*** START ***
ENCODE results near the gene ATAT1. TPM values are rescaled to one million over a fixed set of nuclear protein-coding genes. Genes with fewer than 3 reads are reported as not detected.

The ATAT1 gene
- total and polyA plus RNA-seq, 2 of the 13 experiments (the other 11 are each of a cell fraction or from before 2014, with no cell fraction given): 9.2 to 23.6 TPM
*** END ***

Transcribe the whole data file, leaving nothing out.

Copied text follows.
ENCODE results near the gene ATAT1. TPM values are rescaled to one million over a fixed set of nuclear protein-coding genes. Genes with fewer than 3 reads are reported as not detected.

The ATAT1 gene
- total and polyA plus RNA-seq, 2 of the 13 experiments (the other 11 are each of a cell fraction or from before 2014, with no cell fraction given): 9.2 to 23.6 TPM